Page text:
Set-AdfsResponseHeaders -EnableResponseHeaders $true

It should be enabled by default, but if not, running the above line of Windows PowerShell sets the X-Frame-Options security response header to deny on Windows Server 2016.

On Windows Server 2019, it enables the other four security response headers, too.

Then, run the following three lines of Windows PowerShell in an elevated PowerShell window:

Set-AdfsResponseHeaders -SetHeaderName "Strict-Transport-Security" -SetHeaderValue "max-age31536000; includeSubDomains"

Set-AdfsResponseHeaders -SetHeaderName "X-XSS-Protection" -SetHeaderValue "1; mode=block"

Set-AdfsResponseHeaders -SetHeaderName "Content-Security-Policy" -SetHeaderValue "default-src 'self' 'unsafe-inline' 'unsafe-eval'; img-src 'self' data:"


This will enable the above security response headers with the following settings:

Table of Security Response Headers for AD FS

AD FS uses JavaScript in the authentication process and therefore enables JavaScript by including ‘unsafe-inline' and ‘unsafe-eval' sources in default policy. While this is not the safest value for the Content Security Policy header, it’s needed to allow the onload.js script to run, to enable customizations of this Javascript and/or to replace the built-in Javascript to switch to the Paginated User Experience for AD FS.


Testing Security Response Headers offers a great web interface to query the security response headers of your AD FS infrastructure.


Rolling back Security Response Headers

To roll back the above changes to the security response headers in AD FS, run the following three lines of Windows PowerShell in an elevated PowerShell window:

Set-AdfsResponseHeaders -RemoveHeaders "Strict-Transport-Security"

Set-AdfsResponseHeaders -RemoveHeaders "X-XSS-Protection"

Set-AdfsResponseHeaders -RemoveHeaders "Content-Security-Policy"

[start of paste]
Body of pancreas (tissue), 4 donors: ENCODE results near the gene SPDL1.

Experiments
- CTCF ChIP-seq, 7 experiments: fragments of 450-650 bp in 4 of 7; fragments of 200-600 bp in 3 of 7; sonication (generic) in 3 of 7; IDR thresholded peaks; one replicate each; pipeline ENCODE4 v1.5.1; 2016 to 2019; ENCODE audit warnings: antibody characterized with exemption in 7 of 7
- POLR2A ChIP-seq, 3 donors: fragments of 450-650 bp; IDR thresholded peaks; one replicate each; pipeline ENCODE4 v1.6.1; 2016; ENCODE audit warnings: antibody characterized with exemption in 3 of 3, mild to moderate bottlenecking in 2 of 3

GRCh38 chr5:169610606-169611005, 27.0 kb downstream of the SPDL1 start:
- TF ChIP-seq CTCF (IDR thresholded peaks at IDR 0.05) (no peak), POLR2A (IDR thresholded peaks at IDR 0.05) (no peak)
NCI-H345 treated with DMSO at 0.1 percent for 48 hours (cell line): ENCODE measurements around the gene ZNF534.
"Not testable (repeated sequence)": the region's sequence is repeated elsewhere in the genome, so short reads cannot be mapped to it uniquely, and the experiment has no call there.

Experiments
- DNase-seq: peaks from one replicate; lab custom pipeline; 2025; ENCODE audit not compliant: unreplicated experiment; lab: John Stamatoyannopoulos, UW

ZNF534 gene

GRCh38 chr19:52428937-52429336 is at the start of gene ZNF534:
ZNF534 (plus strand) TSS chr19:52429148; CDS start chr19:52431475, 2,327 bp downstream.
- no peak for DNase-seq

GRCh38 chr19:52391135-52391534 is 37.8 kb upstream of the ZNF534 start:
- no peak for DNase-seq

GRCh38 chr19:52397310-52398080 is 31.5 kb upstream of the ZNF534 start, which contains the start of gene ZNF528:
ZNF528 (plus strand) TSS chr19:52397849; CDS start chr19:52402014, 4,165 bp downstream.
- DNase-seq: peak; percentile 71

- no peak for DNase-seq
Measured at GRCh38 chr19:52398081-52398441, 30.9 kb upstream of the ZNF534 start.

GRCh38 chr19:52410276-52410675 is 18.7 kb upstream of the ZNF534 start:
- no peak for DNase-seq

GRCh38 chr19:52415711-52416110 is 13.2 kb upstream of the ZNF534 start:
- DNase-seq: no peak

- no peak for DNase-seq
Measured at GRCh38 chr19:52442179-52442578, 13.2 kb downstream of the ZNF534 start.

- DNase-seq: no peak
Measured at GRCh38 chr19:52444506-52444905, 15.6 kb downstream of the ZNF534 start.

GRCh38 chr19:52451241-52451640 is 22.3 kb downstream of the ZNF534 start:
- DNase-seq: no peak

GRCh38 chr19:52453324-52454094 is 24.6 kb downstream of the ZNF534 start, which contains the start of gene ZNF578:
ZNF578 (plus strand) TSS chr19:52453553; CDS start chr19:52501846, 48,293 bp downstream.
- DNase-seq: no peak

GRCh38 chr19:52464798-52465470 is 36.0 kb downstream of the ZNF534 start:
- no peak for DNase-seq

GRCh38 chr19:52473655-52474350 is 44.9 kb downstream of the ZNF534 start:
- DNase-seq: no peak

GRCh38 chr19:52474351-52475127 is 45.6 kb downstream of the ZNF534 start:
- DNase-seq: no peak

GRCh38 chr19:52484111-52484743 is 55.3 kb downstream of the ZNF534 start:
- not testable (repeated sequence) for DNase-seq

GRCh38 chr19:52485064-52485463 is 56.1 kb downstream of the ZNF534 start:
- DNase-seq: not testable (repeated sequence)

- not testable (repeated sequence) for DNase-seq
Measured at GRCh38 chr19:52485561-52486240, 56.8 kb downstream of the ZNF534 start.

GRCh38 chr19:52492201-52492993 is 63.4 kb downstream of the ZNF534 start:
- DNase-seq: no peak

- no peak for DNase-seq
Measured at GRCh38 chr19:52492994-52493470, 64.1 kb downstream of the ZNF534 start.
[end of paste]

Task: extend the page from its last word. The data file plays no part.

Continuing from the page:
Deep in the basement of AD FS, a couple of values live, that true security admins will try to tame: security response headers. Use the information in this blogpost to tame these response headers and prevent common attacks against AD FS.

Further reading

Customize HTTP security response headers with AD FS 2019
An Introduction to HTTP Response Headers for Security
The 8 HTTP Security Headers Best Practices
HTTP Security Headers: 5 Headers You Must Implement on Your Site
Hardening your HTTP response headers

Series Navigation

<< HOWTO: Enable Azure Multi-factor Authentication on AD FSHOWTO: Design a networking infrastructure for Hybrid Identity components >>

7 Responses to HOWTO: Change the Security Response Headers on AD FS


    X-XSS-Protection is a bit dangerous to enable as it doesn't allow that many browsers to access AD FS afterwards. See the "Web browser compatibility" section at


    Is it usefull with WAP?
    Changing HSTS does not seem to be effective with WAP.


    CORS does not work on WAP.We added the CORS headers to ADFS but this does not seems to affect the WAP. How can we set CORS on the WAP?

    • As far as I know, you can't get Cross-Origin Resource Sharing (CORS) on the Web Application Proxy servers.
      The Web Application Proxy servers themselves do not host any content, but proxy the AD FS servers. The AD FS servers can have CORS properly configured, but the Web Application Proxy servers may not relay the header.


    Keep in mind that for some reason, Microsoft chose to only implement HSTS on some endpoints. For example /adfs/ls but not the root directory or even /federationmetadata.


    Hello!, does this mean you can not enable HSTS on 2012R2 WAPs?

    • Unfortunately, the Get-AdfsResponseHeaders and Set-AdfsResponseHeaders Windows PowerShell cmdlets are not available on Windows Server 2012 R2.